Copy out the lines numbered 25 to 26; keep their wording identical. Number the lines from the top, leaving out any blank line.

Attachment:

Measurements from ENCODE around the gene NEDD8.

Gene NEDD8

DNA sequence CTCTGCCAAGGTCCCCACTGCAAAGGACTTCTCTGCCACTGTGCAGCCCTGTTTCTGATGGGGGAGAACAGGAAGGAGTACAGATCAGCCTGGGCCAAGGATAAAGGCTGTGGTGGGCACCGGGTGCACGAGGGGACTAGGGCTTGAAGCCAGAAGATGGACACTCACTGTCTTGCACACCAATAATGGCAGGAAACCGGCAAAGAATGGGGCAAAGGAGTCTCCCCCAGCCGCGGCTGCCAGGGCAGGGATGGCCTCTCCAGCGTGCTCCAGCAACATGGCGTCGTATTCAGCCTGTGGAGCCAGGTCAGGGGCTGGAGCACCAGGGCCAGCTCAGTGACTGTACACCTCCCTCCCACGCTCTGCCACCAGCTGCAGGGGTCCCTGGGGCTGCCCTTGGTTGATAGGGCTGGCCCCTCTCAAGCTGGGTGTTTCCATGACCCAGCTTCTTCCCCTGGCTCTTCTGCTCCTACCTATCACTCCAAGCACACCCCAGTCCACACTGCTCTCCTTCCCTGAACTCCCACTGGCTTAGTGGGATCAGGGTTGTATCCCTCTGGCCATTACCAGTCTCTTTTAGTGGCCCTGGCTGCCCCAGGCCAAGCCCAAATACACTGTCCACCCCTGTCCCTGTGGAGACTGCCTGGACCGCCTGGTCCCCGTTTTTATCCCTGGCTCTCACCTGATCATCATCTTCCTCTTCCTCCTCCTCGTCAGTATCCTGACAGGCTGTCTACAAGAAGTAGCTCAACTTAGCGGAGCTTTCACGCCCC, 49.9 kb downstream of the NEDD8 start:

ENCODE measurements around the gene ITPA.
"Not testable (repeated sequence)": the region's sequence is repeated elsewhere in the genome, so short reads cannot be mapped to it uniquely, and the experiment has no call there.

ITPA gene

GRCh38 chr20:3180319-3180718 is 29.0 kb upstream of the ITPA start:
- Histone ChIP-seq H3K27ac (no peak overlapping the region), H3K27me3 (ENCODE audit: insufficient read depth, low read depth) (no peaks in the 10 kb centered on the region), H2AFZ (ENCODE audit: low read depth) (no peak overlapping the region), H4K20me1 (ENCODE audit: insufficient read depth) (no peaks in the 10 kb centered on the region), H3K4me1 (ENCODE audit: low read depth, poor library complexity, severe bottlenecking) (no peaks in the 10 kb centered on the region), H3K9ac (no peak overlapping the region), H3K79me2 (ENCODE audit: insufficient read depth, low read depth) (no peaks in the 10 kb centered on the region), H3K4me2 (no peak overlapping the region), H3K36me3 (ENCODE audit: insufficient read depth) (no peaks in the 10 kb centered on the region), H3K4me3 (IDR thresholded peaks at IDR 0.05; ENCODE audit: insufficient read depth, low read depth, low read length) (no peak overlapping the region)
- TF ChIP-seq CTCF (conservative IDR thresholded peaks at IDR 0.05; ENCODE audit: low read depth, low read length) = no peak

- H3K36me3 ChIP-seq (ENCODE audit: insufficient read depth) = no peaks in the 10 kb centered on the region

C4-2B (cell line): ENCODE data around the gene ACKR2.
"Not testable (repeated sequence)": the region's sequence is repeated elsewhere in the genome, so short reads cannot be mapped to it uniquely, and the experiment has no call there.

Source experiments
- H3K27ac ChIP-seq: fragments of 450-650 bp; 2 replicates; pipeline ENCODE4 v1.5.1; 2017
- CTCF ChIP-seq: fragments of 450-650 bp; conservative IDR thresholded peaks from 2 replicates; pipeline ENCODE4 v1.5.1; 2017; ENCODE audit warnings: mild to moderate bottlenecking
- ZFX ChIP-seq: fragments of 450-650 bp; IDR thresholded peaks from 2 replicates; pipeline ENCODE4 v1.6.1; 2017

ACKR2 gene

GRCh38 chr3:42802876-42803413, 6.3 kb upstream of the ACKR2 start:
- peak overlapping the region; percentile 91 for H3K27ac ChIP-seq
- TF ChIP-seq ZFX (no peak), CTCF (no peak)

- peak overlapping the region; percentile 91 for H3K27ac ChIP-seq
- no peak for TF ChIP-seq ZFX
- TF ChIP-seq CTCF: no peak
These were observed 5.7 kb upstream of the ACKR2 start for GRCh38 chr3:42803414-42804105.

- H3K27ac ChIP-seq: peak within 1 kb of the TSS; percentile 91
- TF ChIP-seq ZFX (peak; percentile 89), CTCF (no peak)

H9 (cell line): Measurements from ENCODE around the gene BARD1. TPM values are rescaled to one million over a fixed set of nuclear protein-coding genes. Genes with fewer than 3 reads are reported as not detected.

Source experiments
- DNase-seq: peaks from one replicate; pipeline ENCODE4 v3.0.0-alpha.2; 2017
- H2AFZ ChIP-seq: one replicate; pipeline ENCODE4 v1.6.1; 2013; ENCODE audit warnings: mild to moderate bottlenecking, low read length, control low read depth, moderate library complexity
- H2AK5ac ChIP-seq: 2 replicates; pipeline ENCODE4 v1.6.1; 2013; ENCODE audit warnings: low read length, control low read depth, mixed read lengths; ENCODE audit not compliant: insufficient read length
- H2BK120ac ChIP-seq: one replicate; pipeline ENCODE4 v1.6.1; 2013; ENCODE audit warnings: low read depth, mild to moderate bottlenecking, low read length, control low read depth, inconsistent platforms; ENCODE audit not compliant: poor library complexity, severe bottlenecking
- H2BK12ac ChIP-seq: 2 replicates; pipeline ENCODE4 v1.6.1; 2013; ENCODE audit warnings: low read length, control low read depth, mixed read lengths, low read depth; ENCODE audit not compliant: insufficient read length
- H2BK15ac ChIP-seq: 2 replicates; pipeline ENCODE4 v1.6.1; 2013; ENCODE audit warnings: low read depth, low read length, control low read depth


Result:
- H3K27ac ChIP-seq: peak within 1 kb of the TSS; percentile 91
- TF ChIP-seq ZFX (peak; percentile 89), CTCF (no peak)